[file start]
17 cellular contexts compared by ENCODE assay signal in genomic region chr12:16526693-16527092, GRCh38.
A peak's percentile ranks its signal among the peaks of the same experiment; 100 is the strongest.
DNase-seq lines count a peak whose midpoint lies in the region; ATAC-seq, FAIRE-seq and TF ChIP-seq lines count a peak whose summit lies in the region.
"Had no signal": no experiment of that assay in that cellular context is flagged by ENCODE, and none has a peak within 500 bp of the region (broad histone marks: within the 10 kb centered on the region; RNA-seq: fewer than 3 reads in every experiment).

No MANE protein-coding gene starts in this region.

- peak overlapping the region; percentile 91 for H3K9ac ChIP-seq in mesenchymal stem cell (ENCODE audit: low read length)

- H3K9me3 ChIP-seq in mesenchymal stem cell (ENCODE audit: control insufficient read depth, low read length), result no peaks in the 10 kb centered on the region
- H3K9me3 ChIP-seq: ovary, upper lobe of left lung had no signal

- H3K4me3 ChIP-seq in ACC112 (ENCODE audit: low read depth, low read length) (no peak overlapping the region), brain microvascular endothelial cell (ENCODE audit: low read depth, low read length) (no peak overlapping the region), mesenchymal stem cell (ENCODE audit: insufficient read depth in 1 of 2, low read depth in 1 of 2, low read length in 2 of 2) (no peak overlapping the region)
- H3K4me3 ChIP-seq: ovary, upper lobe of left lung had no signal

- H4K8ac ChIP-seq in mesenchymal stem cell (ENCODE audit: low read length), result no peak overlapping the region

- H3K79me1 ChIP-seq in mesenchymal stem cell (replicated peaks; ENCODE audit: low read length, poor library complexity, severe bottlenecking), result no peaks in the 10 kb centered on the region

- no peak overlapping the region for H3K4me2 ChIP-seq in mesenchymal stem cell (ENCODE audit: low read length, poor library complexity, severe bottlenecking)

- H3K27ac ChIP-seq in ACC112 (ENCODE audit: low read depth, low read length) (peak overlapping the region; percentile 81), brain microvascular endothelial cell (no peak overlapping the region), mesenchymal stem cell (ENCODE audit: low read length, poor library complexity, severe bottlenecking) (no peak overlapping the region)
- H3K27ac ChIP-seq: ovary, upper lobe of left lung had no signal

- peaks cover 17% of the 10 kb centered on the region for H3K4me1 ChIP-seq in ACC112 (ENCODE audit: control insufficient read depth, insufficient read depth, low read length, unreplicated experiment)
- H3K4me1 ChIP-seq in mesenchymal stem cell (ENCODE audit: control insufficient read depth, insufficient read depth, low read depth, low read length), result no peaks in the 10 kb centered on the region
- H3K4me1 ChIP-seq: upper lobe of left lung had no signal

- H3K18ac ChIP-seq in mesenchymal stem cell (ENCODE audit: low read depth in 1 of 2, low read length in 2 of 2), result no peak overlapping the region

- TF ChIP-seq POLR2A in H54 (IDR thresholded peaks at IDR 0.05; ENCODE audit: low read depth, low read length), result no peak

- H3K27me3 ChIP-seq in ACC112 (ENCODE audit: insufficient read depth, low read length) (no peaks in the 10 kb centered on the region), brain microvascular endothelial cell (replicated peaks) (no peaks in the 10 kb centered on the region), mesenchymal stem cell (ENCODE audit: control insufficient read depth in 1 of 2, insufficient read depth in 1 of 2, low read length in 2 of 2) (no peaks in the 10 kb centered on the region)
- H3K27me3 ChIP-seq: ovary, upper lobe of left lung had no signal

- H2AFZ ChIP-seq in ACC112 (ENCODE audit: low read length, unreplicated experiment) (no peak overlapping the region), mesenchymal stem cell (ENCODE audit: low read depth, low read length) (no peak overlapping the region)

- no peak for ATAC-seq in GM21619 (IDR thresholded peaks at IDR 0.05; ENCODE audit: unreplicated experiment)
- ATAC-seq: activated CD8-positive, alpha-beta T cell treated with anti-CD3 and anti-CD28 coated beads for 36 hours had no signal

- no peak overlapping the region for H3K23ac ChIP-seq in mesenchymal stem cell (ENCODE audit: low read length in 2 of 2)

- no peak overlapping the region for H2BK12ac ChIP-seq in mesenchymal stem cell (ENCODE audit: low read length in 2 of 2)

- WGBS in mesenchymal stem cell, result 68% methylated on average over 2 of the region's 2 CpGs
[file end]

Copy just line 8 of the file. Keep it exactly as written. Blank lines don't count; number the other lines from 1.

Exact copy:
- H3K9me3 ChIP-seq: ovary, upper lobe of left lung had no signal